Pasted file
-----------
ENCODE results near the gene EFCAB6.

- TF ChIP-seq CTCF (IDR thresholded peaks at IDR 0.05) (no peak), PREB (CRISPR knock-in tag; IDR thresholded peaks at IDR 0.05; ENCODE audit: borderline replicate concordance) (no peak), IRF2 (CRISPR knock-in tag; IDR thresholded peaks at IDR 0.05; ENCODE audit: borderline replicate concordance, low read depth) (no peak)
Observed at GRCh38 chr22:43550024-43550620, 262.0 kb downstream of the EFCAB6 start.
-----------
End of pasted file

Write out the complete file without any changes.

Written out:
ENCODE results near the gene EFCAB6.

- TF ChIP-seq CTCF (IDR thresholded peaks at IDR 0.05) (no peak), PREB (CRISPR knock-in tag; IDR thresholded peaks at IDR 0.05; ENCODE audit: borderline replicate concordance) (no peak), IRF2 (CRISPR knock-in tag; IDR thresholded peaks at IDR 0.05; ENCODE audit: borderline replicate concordance, low read depth) (no peak)
Observed at GRCh38 chr22:43550024-43550620, 262.0 kb downstream of the EFCAB6 start.